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Growing up with Milwaukee's Negative/Positive

You may have seen the name Negative/Positive on local festival rosters and club bills this summer or heard their music over their six years of existence, but maybe you didn’t know the band members aren’t yet old enough to drive. It’s a struggle currently for underage bands in the city to have a stage to perform, and although Negative/Positive are booking club shows, they are coming-of-age in a music scene that caters more towards adults. They want their peers to hear their music — after all, it’s made for them.

Read below for a conversation with the band on a recent visit to Radio Milwaukee
It's not that the band doesn't have opportunities to perform, explains 15-year-old singer/guitarist Ava Gessner. “There are opportunities, we’ve played shows at bars before," she says, "but it’s more that we can’t invite our friends unless they bring a parent. No one wants to do that. No kid is going to drag their parents."

That's why Gessner says she's excited about The New State, the all-ages venue and community music hub that's set its sights on a fall 2020 opening. Gessner serves on the Youth Engagement Advisory Committee for the venue. "I think it’s such a great thing because it’s not just a performance space," she says. "There are going to be workshops and a recording studio.” When asked about her dream for Milwaukee youth, she says “The dream would be younger bands have the opportunity to play shows wherever, and there are always all ages opportunities, and there are also spaces like to bring them up.”

Much of the press coverage of Negative/Positive has focused on the age of the band, and understandably so — it's hard not to take notice when kids as young as eight and nine years old perform with such a surprising level of confidence. Over time, however, their work and performance have evolved to the point of blending in with older contemporaries. Bassist Lola Flores points out, “I think the majority of people who listen to us are our friends or don’t want to offend us because we’re so young. I think people have a filter.” Gessner adds, “I haven’t gotten much critical feedback.”

As they've shed the novelty of their youth, it’s been interesting to watch the band grow literally and technically in their performances. As Gessner states, “I think we’ve become better songwriters overall. It’s a more collaborative thing; I’ve always been really interested in writing lyrics but now Ava is writing a lot of lyrics. It’s really fun being able to create better things together, we’ve definitely improved overall with that. It’s making songs I’m really proud of, songs that I want to listen to.”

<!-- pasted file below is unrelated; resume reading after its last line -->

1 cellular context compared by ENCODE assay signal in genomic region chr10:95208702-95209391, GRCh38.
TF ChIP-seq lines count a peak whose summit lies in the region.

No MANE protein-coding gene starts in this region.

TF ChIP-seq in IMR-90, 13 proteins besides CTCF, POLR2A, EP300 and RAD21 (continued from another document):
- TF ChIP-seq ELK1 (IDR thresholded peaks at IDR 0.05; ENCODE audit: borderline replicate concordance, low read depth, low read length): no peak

The lyrics feel really honest with a good dose of humor and it’s a great representation of coming-of-age in the current cultural climate. On the album “ Kick Me in Both of My Shins at the Same Time,” released in January this year, lyrics cover the emotional rollercoaster of romance (“I Usually Take Death at Twice”), to homophobic bullies (“How Does One Walk Briskly Without a Back?”), to the cautionary tale of a depressed 30-something who chases attention from YouTube viewers only to end up more alone (“Brandon’s Song”).

When the band started, the lyrics were playful and goofy at times. While they haven’t lost their humor, their current work is more cogitative. “’Goodbye Douglas’ was completely fabricated and so was "Brandon’s Song," but the rest of the songs were inspired by real life. "'How Does One Walk Briskly Without a Back,’ there’s a whole specific story to that one," Gessner explains. "It’s really important to me.”

It’s not always easy to perform personal lyrics. On performing for her classmates Gessner says, “When I sang ‘girl’ or ‘she’ for the first time in front of people at our school, I wondered if this audience is chill.”

“There’s always the fear that goes along with that," she adds, "but it also pushes me. I don’t want to stay quiet.” She cites Hayley Kiyoko, a singer-songwriter who fans have dubbed “Lesbian Jesus,” as inspiration. “She inspires me to not keep things vague and quiet. Just tell the truth in your music.”

It’s really fun being able to create better things together, we’ve definitely improved overall with that. It’s making songs I’m really proud of, songs that I want to listen to. - Ava Gessner

Summer in Milwaukee has been perhaps the most visible time for the band, with more all ages opportunities and festival slots. When asked what the band is most looking forward to, Gessner replied, “I’m excited to learn more about music production. I’m excited for our show at Riverwest Public House. I’m excited to get back into playing shows more often. We spend a lot of time not playing shows and working on writing music. I’m excited to get more of our new stuff out there and to keep working on new material. We have a lot of ideas that are half-baked. We want to record a single and probably record a cover.”

To elevate their technical ability further, Gessner is enrolled in a pre-college program in Music Production at Brown University. “I definitely want to know what to ask for in the studio. It was really awesome recording with Shane and seeing how everything worked and to change it. But, I didn’t know much so I’d ask, “Can you get the sound different?” I always had trouble describing it. I want to know how it works, but it would be cool to record our own stuff. Also, being able to work in electronic stuff, like I got a synthesizer and I’m trying to figure out how it works but it’s so complicated. In general, I’m always looking for ways to make our music unique and branch out.”

You can see Negative/Positive Friday, June 7, at Riverwest Public House as well as at the Tonic Tavern 10th anniversary party Sunday, June 9.

Listen to the latest album by Negative/Positive, "Kick Me in Both of my Shins at the Same Time" below.